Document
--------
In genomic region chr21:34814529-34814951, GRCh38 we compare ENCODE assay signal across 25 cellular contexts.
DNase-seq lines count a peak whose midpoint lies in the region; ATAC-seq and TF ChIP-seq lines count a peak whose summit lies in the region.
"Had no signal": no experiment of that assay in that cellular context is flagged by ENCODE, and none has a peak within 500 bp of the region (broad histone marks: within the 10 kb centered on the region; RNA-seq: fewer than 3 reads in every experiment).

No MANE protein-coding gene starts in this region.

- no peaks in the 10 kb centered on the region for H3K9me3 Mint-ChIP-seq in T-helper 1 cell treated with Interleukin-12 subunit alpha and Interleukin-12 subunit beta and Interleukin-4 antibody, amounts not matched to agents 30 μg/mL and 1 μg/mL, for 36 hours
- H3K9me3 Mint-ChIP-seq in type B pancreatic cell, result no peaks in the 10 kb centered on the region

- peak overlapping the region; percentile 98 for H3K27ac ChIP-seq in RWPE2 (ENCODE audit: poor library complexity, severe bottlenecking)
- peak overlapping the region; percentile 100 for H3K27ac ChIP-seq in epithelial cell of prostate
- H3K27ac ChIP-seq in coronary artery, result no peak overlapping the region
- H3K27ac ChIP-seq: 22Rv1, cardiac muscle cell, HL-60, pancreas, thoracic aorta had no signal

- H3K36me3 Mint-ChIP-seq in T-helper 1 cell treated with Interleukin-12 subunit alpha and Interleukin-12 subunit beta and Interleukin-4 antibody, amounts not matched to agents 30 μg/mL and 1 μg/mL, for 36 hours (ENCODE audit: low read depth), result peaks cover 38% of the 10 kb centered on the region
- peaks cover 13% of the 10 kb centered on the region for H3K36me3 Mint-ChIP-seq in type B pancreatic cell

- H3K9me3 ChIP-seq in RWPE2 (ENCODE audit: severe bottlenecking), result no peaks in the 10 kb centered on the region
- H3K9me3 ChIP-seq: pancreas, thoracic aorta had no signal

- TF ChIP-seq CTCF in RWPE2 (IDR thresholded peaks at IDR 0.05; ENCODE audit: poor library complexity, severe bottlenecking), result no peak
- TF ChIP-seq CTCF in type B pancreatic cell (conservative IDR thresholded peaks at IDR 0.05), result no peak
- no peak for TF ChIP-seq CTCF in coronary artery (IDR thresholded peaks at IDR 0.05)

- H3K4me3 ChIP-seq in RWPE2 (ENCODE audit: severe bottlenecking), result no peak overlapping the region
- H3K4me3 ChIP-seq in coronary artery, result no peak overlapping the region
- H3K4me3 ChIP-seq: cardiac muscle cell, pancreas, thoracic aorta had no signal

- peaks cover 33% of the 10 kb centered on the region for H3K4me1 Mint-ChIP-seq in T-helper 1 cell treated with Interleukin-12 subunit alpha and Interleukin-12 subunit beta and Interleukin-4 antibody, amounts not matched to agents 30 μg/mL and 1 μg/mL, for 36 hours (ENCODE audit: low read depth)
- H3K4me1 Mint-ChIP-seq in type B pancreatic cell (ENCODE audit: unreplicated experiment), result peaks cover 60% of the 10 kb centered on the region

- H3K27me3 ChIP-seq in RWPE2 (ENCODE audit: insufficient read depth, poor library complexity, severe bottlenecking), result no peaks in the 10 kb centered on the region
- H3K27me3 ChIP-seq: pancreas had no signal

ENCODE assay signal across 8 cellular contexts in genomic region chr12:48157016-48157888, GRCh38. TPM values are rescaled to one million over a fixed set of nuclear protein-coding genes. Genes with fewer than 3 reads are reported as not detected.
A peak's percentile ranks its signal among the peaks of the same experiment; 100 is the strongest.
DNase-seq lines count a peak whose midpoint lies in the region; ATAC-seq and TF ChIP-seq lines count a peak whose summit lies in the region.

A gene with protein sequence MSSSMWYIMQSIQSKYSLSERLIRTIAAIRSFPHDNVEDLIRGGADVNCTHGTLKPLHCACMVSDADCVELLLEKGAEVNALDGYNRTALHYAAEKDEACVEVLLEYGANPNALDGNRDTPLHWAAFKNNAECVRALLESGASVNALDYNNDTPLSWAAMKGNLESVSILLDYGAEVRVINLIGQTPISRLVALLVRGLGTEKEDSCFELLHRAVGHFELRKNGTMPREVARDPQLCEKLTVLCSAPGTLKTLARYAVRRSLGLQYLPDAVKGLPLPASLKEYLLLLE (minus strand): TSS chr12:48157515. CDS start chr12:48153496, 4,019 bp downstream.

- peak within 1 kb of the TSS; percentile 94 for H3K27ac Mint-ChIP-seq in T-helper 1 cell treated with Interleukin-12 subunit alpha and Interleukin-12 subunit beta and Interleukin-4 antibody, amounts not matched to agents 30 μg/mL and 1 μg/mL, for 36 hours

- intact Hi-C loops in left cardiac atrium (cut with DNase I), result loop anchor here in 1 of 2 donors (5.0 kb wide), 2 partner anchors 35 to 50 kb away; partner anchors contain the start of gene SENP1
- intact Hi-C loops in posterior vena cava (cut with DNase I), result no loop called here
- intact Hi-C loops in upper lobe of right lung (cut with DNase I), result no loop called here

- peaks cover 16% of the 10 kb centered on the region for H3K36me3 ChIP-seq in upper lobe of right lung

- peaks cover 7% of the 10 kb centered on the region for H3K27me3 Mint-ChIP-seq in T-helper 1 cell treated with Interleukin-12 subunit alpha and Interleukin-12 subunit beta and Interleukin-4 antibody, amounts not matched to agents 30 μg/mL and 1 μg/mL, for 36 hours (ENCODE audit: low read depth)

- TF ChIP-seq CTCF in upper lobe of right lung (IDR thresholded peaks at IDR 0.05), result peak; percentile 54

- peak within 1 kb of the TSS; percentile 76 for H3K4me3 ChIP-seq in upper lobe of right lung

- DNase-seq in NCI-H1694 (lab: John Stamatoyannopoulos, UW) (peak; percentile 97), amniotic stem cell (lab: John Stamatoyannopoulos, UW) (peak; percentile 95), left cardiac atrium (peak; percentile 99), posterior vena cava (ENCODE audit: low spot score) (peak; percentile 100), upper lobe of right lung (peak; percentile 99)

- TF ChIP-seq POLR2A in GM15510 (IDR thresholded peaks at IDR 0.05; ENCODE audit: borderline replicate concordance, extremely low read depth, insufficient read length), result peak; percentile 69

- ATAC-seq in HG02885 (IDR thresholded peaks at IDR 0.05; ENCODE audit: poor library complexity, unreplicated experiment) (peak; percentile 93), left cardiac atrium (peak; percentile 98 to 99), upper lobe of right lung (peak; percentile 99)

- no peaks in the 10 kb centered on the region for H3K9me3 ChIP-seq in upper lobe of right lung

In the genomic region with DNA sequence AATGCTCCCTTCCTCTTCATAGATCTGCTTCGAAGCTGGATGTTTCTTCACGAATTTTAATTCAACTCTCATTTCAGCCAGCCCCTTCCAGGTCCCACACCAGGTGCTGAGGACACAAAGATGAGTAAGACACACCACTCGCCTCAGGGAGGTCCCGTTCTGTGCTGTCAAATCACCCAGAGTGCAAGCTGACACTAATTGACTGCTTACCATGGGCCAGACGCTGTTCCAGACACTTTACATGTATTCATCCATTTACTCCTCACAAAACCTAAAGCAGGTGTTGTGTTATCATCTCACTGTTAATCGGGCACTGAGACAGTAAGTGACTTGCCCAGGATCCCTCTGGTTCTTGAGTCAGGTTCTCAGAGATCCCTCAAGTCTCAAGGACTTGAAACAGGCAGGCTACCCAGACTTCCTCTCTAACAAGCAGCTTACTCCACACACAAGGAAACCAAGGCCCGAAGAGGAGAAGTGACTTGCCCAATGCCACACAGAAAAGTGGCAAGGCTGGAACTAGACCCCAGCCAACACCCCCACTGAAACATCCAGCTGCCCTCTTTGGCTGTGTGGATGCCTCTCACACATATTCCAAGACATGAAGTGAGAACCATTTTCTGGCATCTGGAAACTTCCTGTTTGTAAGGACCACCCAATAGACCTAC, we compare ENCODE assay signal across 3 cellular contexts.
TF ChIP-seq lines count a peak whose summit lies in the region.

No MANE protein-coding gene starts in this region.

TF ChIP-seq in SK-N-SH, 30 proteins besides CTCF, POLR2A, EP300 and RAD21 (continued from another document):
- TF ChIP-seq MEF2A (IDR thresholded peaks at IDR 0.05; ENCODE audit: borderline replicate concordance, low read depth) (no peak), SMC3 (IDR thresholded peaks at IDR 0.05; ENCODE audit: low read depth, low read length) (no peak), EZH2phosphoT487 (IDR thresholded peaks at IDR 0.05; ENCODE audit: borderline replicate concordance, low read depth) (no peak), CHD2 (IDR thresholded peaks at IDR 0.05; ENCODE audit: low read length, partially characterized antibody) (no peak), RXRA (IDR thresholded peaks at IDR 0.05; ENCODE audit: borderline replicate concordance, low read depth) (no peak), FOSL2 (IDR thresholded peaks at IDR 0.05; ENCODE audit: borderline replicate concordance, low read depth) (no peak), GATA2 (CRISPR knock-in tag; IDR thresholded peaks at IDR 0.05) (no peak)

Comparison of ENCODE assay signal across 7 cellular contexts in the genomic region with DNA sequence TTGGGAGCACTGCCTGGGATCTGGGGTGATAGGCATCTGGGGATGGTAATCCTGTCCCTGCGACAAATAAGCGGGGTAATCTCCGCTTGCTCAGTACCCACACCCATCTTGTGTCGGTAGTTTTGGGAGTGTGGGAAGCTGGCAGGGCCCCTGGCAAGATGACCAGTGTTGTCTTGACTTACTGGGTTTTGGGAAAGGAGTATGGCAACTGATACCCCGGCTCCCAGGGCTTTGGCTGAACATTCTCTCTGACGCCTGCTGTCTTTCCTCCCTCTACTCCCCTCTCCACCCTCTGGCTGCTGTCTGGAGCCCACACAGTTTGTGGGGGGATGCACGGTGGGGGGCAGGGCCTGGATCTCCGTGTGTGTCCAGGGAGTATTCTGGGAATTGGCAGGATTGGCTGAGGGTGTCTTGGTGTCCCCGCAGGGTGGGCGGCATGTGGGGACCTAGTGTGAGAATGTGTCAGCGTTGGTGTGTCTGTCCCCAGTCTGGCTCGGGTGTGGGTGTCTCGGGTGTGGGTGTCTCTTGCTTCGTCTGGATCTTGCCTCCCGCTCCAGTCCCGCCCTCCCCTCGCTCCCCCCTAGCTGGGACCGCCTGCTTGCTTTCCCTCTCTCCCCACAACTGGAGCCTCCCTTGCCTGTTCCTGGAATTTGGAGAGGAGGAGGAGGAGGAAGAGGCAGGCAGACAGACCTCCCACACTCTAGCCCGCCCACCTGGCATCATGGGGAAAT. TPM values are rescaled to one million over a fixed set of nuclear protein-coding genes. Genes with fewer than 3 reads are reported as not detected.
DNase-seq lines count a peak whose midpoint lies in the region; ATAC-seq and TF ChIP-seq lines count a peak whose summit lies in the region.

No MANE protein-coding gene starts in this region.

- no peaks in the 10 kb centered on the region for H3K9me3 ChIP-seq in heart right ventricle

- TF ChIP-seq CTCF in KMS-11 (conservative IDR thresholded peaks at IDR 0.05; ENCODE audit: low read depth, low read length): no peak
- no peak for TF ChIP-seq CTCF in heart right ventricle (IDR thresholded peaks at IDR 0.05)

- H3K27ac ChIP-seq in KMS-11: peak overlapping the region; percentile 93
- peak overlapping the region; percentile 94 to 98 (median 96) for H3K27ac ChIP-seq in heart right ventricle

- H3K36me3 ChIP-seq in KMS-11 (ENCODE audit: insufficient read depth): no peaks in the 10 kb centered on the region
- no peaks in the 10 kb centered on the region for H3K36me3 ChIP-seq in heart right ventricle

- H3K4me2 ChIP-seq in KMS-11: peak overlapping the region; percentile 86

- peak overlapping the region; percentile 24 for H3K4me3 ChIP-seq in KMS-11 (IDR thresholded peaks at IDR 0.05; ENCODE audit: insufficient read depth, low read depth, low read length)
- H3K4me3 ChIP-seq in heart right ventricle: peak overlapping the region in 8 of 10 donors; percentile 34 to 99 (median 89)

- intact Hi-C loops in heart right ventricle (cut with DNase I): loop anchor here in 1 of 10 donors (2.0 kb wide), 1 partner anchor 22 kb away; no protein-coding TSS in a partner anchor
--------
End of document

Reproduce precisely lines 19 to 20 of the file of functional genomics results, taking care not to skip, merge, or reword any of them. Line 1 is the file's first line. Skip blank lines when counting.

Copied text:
- H3K4me3 ChIP-seq in coronary artery, result no peak overlapping the region
- H3K4me3 ChIP-seq: cardiac muscle cell, pancreas, thoracic aorta had no signal